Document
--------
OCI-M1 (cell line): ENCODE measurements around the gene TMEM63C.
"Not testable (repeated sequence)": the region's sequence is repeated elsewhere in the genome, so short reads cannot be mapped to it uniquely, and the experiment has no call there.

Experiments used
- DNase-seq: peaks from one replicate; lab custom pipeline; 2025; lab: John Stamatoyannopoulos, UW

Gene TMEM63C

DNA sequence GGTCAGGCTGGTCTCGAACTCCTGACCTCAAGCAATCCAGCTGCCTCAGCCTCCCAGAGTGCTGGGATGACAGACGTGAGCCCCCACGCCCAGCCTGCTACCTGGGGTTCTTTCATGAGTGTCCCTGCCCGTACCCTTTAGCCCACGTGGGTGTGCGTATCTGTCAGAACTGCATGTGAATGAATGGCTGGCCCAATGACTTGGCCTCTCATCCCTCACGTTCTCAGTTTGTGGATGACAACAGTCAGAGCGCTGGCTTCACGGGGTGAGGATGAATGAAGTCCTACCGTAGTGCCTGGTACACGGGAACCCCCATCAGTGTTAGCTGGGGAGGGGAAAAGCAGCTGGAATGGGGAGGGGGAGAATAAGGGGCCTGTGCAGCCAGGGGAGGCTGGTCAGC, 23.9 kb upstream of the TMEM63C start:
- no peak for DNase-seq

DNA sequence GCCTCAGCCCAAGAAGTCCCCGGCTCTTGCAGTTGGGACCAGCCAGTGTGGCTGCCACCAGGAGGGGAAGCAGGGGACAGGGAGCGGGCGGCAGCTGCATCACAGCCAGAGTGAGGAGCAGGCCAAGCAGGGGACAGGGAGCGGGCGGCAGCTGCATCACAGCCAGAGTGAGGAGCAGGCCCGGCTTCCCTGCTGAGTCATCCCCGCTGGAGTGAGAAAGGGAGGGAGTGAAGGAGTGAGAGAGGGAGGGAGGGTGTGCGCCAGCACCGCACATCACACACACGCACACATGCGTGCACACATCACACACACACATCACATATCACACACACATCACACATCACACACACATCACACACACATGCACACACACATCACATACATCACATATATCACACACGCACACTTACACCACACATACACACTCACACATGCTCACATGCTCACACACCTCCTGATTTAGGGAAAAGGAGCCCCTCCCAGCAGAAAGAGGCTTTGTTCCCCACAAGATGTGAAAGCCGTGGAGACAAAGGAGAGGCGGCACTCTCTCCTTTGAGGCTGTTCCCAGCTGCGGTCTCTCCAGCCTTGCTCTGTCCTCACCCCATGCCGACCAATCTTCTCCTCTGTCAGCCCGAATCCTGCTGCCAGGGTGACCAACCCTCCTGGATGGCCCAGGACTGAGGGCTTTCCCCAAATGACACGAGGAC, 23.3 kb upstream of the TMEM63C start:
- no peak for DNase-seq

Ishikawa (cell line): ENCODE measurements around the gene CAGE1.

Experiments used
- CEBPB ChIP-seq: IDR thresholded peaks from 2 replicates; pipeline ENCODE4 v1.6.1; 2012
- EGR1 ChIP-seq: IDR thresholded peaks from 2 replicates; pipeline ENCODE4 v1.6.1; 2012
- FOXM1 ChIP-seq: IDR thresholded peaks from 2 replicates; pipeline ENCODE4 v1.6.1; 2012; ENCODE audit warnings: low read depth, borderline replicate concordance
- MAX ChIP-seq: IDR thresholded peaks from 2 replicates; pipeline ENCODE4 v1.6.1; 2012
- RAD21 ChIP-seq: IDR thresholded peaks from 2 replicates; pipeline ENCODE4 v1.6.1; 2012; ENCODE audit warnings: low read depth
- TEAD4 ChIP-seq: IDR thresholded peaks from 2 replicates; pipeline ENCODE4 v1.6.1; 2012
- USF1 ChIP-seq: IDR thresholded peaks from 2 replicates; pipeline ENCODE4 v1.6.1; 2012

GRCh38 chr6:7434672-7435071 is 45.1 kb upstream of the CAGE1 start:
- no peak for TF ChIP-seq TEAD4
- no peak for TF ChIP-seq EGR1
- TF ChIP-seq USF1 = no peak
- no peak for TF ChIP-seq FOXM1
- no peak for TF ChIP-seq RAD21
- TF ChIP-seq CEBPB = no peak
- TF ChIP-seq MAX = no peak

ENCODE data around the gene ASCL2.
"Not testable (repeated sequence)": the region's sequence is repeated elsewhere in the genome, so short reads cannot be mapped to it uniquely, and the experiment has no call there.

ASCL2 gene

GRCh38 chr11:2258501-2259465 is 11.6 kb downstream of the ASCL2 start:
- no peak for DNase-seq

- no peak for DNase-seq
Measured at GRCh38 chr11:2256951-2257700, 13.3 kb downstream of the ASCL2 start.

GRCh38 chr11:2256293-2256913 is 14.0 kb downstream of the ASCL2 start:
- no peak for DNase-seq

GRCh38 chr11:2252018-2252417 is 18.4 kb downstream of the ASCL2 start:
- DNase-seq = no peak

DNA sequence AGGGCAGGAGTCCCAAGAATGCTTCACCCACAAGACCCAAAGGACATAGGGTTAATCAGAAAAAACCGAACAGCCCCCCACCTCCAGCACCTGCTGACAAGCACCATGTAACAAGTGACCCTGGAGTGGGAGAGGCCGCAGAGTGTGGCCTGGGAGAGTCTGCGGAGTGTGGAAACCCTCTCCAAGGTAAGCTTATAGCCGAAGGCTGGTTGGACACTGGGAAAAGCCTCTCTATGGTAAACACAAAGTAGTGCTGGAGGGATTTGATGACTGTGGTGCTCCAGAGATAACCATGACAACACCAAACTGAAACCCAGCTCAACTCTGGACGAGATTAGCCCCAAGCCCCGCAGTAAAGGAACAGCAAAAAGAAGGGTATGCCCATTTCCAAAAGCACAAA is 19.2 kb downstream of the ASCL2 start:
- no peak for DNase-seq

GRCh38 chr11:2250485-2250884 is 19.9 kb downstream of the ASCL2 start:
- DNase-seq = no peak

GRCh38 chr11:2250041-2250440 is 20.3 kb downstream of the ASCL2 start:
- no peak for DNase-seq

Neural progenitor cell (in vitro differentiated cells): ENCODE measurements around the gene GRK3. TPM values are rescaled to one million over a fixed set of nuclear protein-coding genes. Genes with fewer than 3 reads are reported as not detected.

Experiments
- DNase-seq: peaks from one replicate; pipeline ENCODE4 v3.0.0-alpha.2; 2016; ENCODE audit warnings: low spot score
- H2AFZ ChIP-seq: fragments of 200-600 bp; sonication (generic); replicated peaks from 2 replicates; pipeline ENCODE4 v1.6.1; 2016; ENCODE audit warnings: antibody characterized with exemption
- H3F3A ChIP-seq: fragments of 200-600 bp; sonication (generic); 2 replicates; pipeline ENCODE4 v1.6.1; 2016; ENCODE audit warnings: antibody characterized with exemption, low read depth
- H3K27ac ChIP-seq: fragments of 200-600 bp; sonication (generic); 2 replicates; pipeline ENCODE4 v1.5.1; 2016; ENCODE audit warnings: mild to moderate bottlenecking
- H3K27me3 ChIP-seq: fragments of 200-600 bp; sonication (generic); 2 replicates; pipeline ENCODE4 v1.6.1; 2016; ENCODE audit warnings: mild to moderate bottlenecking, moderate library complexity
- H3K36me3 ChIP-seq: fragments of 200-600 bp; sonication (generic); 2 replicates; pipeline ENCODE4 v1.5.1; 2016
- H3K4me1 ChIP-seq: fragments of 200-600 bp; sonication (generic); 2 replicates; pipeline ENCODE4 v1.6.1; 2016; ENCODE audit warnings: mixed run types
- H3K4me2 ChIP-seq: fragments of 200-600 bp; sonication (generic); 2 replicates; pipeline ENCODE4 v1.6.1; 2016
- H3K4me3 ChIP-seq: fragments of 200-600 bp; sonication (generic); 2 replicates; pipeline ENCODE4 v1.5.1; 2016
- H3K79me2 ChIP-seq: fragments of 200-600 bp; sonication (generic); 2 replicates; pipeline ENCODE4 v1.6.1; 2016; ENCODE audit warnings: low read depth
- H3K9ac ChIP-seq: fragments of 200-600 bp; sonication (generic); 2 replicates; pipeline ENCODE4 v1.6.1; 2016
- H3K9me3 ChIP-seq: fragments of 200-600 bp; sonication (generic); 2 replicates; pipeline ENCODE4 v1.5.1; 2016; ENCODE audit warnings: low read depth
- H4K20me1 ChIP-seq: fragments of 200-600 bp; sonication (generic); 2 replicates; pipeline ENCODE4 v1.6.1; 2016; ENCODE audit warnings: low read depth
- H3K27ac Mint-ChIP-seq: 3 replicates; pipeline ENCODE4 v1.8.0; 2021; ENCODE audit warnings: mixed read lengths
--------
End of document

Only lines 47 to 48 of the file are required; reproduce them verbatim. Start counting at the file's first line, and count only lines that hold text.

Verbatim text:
- H2AFZ ChIP-seq: fragments of 200-600 bp; sonication (generic); replicated peaks from 2 replicates; pipeline ENCODE4 v1.6.1; 2016; ENCODE audit warnings: antibody characterized with exemption
- H3F3A ChIP-seq: fragments of 200-600 bp; sonication (generic); 2 replicates; pipeline ENCODE4 v1.6.1; 2016; ENCODE audit warnings: antibody characterized with exemption, low read depth